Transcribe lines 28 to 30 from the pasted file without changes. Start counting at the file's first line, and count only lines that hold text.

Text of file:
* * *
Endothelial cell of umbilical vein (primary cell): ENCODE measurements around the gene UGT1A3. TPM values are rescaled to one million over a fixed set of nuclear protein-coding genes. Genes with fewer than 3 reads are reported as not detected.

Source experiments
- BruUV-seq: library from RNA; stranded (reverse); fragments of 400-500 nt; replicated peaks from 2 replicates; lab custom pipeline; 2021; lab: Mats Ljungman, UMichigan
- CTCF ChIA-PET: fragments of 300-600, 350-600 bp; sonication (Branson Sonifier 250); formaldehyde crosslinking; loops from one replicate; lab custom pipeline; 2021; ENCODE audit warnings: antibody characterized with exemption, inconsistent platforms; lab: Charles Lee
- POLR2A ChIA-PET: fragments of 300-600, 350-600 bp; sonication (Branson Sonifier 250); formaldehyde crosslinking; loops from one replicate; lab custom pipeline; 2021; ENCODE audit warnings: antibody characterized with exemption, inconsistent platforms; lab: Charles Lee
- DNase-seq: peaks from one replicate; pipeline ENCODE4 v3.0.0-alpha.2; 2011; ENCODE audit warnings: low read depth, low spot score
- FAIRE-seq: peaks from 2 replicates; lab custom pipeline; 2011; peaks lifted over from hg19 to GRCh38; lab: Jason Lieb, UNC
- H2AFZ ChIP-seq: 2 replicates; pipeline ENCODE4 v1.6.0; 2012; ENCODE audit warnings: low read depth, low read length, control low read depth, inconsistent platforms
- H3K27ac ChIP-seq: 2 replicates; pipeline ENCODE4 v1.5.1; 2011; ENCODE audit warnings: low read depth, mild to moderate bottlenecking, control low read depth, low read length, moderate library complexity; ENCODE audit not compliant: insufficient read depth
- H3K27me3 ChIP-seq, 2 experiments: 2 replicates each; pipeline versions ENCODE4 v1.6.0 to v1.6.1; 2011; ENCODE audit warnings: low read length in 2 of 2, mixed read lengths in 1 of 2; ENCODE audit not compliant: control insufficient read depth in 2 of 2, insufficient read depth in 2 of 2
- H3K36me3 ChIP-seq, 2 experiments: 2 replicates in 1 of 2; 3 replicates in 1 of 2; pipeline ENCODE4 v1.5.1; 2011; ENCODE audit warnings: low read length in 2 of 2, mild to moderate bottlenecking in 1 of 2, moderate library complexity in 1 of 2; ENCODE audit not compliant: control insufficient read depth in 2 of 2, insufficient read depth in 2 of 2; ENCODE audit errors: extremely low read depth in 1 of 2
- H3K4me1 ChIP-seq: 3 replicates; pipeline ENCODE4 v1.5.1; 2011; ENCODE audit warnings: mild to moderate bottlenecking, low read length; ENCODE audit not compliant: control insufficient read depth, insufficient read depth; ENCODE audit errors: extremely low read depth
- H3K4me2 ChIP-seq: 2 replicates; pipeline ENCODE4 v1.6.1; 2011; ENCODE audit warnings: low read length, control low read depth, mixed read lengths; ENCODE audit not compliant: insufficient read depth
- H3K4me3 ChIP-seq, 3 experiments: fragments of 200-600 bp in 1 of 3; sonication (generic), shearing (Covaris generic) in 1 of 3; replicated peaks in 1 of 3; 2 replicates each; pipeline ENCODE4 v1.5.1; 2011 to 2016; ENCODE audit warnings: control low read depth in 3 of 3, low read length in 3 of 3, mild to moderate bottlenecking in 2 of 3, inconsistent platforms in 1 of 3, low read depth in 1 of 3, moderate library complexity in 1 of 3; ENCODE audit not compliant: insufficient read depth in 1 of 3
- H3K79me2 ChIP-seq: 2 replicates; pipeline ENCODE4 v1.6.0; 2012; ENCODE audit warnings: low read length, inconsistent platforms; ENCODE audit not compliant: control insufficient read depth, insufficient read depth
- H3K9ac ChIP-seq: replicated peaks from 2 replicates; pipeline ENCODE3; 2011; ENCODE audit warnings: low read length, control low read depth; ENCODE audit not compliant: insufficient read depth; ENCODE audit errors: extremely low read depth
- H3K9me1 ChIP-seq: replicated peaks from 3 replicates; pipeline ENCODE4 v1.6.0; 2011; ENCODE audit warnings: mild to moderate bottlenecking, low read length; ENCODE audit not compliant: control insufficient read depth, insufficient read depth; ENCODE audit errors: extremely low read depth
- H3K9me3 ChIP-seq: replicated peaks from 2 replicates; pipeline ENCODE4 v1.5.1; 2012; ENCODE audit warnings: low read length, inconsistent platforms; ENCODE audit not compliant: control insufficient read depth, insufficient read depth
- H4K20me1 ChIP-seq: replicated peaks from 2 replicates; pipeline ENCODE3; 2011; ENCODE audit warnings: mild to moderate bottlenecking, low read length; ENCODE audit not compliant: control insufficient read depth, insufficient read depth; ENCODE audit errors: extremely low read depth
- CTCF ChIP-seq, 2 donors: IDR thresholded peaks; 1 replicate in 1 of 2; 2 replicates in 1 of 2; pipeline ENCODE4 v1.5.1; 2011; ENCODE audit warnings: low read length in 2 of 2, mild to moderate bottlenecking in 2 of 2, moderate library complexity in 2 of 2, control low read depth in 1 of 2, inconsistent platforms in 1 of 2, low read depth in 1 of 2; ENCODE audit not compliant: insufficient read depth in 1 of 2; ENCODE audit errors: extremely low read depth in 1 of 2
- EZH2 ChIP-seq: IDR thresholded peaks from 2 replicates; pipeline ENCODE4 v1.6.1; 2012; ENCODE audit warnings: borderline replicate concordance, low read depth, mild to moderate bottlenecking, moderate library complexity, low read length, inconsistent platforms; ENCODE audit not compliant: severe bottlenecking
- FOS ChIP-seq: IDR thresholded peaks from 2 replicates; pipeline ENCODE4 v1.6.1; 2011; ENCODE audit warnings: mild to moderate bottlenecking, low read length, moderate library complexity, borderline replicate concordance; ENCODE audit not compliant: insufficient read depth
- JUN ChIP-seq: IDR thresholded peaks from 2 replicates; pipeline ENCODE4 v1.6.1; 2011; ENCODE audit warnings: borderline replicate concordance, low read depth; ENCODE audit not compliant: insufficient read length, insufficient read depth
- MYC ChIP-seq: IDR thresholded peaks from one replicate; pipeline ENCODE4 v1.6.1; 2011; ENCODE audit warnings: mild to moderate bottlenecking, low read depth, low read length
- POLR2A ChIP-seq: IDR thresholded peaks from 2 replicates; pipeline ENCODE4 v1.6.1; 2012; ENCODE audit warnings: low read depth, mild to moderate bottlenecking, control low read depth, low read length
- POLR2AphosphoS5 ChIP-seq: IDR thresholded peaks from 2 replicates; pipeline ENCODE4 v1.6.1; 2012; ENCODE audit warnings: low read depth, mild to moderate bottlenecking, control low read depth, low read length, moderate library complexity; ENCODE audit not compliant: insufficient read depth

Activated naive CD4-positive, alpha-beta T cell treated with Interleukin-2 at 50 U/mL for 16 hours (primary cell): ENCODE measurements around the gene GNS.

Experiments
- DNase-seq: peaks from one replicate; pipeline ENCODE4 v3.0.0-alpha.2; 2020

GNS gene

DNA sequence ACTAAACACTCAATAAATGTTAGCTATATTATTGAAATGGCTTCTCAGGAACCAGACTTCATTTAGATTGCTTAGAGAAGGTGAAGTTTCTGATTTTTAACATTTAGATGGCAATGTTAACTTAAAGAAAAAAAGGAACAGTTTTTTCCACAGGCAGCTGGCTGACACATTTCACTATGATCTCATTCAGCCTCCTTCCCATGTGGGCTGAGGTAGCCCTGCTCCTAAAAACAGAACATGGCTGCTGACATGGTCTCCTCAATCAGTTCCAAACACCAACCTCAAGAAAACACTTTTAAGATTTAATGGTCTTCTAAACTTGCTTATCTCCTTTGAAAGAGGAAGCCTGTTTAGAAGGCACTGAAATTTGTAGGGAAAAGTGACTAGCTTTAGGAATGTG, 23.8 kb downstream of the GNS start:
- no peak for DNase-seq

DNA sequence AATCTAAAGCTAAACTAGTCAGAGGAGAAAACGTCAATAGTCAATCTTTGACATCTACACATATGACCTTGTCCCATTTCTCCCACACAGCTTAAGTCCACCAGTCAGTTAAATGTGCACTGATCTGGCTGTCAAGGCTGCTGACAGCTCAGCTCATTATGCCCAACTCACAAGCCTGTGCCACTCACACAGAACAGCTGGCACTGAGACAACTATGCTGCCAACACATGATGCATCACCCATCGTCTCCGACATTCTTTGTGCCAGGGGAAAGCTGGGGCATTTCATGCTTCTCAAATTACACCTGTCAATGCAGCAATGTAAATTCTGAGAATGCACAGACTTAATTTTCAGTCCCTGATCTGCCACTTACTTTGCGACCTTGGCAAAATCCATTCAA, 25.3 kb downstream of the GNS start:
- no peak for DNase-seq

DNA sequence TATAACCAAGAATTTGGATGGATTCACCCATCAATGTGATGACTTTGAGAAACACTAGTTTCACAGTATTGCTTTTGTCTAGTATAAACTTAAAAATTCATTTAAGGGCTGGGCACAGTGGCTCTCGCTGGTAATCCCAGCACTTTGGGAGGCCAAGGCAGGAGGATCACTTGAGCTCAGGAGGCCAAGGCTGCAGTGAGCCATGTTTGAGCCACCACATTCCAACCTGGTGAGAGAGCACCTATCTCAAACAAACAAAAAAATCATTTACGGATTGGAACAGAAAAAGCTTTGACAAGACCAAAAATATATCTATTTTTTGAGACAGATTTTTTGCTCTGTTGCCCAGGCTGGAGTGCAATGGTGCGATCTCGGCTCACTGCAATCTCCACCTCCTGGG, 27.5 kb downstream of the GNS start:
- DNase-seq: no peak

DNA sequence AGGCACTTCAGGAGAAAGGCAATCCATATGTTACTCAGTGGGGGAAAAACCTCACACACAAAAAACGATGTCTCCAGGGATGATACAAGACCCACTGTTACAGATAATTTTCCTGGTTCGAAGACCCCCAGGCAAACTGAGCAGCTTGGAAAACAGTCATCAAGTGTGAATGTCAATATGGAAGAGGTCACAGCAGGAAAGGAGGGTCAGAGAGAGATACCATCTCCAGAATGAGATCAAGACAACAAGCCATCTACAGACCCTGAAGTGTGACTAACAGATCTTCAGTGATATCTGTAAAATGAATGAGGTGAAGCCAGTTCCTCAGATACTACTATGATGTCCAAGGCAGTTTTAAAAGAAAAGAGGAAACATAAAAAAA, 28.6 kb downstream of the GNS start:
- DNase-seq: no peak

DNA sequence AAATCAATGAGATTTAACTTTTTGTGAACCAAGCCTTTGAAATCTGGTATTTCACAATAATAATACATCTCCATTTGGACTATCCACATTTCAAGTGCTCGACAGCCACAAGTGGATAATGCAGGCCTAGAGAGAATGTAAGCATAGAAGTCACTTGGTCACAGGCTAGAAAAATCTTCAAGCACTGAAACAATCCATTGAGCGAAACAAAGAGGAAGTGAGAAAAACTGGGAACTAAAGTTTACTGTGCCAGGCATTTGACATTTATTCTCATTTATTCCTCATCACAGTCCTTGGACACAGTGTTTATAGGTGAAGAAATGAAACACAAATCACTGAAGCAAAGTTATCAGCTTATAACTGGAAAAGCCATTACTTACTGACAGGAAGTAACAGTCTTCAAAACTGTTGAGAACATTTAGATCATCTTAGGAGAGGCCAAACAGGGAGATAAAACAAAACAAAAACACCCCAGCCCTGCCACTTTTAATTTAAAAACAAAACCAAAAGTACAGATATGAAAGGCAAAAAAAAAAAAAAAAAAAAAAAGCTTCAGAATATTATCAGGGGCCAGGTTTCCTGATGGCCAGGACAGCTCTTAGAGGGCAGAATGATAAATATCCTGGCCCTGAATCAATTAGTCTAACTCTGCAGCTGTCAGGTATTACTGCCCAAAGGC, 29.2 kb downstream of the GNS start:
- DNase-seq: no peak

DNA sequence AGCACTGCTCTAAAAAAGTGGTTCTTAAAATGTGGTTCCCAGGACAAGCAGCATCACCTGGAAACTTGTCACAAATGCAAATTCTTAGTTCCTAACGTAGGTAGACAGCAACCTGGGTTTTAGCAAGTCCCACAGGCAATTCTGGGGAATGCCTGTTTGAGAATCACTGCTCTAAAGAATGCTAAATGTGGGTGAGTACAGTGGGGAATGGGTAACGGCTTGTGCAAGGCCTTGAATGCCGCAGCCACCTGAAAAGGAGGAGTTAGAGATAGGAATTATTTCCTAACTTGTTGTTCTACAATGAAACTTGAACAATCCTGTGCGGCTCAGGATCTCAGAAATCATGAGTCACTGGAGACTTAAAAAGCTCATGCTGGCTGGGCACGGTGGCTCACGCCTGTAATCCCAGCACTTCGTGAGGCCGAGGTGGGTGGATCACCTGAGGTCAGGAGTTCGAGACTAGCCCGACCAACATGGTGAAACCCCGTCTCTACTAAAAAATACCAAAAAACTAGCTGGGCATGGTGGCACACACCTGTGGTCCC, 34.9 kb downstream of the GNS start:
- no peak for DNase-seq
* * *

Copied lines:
Experiments
- DNase-seq: peaks from one replicate; pipeline ENCODE4 v3.0.0-alpha.2; 2020

GNS gene